To what extent does Count Dracula fit the traditional image of vampires?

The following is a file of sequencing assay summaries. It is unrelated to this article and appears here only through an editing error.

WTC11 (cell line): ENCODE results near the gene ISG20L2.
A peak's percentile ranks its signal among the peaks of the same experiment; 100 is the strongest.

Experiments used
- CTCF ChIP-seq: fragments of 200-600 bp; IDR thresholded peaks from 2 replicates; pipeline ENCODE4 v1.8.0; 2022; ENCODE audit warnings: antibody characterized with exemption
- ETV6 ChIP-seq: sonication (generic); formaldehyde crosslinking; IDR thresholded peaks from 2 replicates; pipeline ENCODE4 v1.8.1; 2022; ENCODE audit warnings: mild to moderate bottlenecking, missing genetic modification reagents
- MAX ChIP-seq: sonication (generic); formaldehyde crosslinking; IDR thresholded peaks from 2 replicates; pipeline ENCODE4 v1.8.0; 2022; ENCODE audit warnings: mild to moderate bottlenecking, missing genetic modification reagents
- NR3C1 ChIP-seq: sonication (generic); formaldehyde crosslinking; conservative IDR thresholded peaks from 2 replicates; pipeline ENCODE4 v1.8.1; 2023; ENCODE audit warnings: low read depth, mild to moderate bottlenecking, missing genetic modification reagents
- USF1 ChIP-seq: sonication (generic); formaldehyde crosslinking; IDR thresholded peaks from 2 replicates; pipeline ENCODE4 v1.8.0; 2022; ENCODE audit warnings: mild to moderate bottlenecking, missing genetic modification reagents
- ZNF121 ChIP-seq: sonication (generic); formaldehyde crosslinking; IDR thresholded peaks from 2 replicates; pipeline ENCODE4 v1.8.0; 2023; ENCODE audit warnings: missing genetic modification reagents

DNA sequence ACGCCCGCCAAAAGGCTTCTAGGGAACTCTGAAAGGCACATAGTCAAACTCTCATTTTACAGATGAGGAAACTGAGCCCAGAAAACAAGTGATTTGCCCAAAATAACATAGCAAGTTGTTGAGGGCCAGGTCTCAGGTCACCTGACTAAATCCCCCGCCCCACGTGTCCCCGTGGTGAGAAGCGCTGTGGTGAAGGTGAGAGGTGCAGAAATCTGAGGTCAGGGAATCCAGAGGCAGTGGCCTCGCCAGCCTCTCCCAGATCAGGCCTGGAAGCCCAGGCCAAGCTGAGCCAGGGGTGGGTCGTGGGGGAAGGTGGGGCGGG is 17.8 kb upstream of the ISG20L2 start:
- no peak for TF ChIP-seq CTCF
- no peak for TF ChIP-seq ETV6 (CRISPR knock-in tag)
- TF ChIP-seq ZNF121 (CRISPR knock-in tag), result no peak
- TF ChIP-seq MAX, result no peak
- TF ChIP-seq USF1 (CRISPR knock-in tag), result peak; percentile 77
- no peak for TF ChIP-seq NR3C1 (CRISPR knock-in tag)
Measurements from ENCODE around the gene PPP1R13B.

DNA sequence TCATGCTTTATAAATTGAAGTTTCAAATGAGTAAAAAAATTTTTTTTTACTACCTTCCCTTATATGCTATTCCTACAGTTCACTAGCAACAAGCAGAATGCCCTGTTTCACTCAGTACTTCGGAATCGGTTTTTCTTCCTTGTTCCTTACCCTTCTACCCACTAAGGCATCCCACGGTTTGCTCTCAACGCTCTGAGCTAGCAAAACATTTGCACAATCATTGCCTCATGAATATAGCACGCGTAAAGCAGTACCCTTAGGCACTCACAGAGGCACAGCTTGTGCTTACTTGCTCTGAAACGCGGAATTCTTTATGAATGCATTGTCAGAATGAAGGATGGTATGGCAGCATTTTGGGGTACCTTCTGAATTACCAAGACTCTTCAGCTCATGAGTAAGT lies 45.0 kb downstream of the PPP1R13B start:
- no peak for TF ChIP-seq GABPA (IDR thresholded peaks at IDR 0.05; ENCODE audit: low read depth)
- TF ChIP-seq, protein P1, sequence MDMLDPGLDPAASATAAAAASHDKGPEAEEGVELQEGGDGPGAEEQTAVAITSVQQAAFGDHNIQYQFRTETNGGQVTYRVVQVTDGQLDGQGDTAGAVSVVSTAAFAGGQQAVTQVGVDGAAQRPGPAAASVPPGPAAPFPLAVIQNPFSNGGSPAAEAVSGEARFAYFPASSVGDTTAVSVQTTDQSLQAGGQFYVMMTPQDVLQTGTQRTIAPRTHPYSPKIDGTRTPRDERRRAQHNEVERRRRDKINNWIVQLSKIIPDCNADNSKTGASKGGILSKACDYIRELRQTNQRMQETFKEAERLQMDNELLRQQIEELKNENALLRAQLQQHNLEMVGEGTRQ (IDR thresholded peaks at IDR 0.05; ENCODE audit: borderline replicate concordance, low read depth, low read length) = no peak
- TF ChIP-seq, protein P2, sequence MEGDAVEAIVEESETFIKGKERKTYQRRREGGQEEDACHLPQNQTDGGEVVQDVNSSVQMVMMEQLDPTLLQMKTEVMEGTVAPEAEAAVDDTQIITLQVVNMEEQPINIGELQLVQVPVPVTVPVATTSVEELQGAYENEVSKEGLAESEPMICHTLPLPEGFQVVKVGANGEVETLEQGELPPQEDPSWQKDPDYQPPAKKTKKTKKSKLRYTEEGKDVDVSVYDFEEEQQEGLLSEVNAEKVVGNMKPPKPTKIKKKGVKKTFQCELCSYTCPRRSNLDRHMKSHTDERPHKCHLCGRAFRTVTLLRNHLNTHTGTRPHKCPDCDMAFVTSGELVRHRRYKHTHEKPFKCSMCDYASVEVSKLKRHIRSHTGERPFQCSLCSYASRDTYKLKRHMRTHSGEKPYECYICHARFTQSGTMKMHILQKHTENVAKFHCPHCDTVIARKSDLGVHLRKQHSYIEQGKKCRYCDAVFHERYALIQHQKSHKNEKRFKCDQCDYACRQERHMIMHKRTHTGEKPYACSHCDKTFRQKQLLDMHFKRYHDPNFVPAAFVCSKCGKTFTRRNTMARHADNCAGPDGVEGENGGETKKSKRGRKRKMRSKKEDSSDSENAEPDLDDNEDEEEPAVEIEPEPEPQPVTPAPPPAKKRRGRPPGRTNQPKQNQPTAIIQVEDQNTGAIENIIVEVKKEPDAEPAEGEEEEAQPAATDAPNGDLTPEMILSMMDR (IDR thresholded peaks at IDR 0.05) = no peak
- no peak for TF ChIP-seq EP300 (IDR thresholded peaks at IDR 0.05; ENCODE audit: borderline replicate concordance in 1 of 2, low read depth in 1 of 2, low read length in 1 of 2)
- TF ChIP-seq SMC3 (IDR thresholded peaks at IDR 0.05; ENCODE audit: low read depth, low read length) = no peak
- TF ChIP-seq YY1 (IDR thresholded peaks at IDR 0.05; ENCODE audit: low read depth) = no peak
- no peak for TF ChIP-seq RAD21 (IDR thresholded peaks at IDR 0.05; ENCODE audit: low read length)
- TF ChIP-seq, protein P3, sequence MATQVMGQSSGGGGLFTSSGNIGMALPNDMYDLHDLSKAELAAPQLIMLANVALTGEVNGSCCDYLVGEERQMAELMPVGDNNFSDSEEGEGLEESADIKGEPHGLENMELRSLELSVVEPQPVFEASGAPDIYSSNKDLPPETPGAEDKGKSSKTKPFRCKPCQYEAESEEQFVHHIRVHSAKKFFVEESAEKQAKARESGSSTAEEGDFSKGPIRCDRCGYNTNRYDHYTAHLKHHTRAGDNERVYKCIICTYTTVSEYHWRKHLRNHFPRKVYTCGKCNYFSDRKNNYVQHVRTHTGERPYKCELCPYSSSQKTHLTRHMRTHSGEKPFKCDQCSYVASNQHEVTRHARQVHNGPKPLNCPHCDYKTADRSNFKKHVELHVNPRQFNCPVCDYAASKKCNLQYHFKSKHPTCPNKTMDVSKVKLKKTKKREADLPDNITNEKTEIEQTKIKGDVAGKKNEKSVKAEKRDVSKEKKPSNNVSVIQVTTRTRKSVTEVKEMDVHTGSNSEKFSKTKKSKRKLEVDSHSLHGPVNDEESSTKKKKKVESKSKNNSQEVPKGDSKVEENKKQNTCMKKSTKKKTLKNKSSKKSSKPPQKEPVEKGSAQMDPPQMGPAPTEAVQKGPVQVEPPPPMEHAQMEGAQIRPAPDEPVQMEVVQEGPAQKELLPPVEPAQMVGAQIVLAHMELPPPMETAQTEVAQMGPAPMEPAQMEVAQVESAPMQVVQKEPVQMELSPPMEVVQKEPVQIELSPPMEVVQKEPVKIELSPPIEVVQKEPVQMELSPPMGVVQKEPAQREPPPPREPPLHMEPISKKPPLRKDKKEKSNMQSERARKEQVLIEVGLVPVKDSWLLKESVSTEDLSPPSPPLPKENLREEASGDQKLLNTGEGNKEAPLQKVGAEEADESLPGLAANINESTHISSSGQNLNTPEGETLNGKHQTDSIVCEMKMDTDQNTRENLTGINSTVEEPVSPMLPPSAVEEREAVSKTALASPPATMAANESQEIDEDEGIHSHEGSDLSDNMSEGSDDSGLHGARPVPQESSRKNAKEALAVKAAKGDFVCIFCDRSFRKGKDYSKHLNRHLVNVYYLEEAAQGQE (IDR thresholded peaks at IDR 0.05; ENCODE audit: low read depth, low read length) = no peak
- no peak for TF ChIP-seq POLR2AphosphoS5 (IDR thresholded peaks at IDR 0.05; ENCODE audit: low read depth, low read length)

It remains unknown how much exactly did Bram Stoker know about the traditional image of vampires when he was lingering in Whitby in the year 1890. It is certain, however, that it is there where an inspiration for Dracula “bit his neck” for the first time leaving a legacy of a horror-love novel capable of freezing readers’ blood until this day. Vampires, along with dragons, ghosts and other supernatural beings, came to existence in many remote cultures on the span of thousands of years. Tagalog mandrugo in Philippines, tunda in Colombia, asanbosam in Africa, vetala in India, vrykolakos in Greece, Jiang Shi in China, Cihuateteo in Aztec Empire and goddess Skehmet from Ancient Egypt are but a few examples of how people from pole to pole called – or perhaps still do it - blood-thirsty and sexually active vampires. Stories and legends concerning those undead creatures evolved and varied. As a general rule they used to explain the inexplicable and keep sacred places intact. To ascertain what (apart from the atmosphere of Whitby, with its red roofs, bats and tombstones) stimulated Bram Stoker to bring into being Dracula we shall take a closer look at our regional, European vampire myths. It is all most likely to have begun in Mesopotamia. Inconceivably long time ago there were legends about an anthropomorphic, blood-drinking demon called Lilitu that arose from Sumer. Lilitu must have been an inspiration for the Jewish Lilith. According to some traditional texts she was Adam’s first wife who had been banished by God for disobeying her husband’s orders and, exiled from Eden, she became the queen of demons. Greek version of a seductive blood-sucking female creature was Empusa, daughter of the goddess Hecate and a secret lover of Zeus. Those relatively attractive demonic beings had to change their characteristics in the medieval, deeply feudal Europe. Were the exterior to match the...
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